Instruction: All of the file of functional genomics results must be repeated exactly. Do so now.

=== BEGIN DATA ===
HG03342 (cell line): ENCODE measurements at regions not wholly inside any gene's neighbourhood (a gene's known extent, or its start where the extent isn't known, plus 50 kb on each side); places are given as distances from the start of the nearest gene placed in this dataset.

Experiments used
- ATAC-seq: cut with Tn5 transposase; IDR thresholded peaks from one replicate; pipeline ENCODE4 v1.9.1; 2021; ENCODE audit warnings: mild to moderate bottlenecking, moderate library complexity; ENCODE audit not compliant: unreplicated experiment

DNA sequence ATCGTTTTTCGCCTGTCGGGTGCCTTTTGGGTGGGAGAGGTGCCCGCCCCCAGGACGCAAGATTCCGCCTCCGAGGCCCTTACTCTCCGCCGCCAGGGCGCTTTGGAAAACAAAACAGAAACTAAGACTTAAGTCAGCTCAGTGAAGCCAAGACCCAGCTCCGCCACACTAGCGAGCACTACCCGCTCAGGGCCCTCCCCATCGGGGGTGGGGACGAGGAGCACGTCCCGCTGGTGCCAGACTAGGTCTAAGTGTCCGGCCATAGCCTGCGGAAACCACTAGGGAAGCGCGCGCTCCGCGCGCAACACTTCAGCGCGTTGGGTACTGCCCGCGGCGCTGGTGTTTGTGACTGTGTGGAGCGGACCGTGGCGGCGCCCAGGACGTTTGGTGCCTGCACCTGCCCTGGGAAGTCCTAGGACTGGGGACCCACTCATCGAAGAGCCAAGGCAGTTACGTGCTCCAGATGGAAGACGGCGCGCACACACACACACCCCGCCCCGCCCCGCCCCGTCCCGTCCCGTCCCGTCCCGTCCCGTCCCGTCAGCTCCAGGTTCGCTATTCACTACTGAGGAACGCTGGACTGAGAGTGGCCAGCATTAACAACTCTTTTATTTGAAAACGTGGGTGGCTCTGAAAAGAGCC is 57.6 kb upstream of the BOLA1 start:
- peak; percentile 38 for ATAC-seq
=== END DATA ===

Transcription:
HG03342 (cell line): ENCODE measurements at regions not wholly inside any gene's neighbourhood (a gene's known extent, or its start where the extent isn't known, plus 50 kb on each side); places are given as distances from the start of the nearest gene placed in this dataset.

Experiments used
- ATAC-seq: cut with Tn5 transposase; IDR thresholded peaks from one replicate; pipeline ENCODE4 v1.9.1; 2021; ENCODE audit warnings: mild to moderate bottlenecking, moderate library complexity; ENCODE audit not compliant: unreplicated experiment

DNA sequence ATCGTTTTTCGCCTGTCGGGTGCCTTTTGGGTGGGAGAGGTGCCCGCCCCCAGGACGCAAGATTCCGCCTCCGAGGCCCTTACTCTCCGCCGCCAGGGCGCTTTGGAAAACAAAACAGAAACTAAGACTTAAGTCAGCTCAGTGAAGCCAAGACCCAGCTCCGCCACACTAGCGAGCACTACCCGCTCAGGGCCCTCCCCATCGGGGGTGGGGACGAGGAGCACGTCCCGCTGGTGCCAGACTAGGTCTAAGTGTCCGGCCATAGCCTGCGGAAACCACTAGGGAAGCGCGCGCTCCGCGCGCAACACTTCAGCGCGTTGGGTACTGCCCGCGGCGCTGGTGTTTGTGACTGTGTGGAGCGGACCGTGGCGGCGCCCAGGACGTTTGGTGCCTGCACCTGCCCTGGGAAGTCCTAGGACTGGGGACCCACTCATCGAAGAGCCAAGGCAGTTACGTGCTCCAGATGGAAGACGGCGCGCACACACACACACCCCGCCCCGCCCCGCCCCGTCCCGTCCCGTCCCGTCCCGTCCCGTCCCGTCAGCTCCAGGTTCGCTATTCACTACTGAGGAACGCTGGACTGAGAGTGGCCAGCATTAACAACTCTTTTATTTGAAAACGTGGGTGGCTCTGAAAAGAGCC is 57.6 kb upstream of the BOLA1 start:
- peak; percentile 38 for ATAC-seq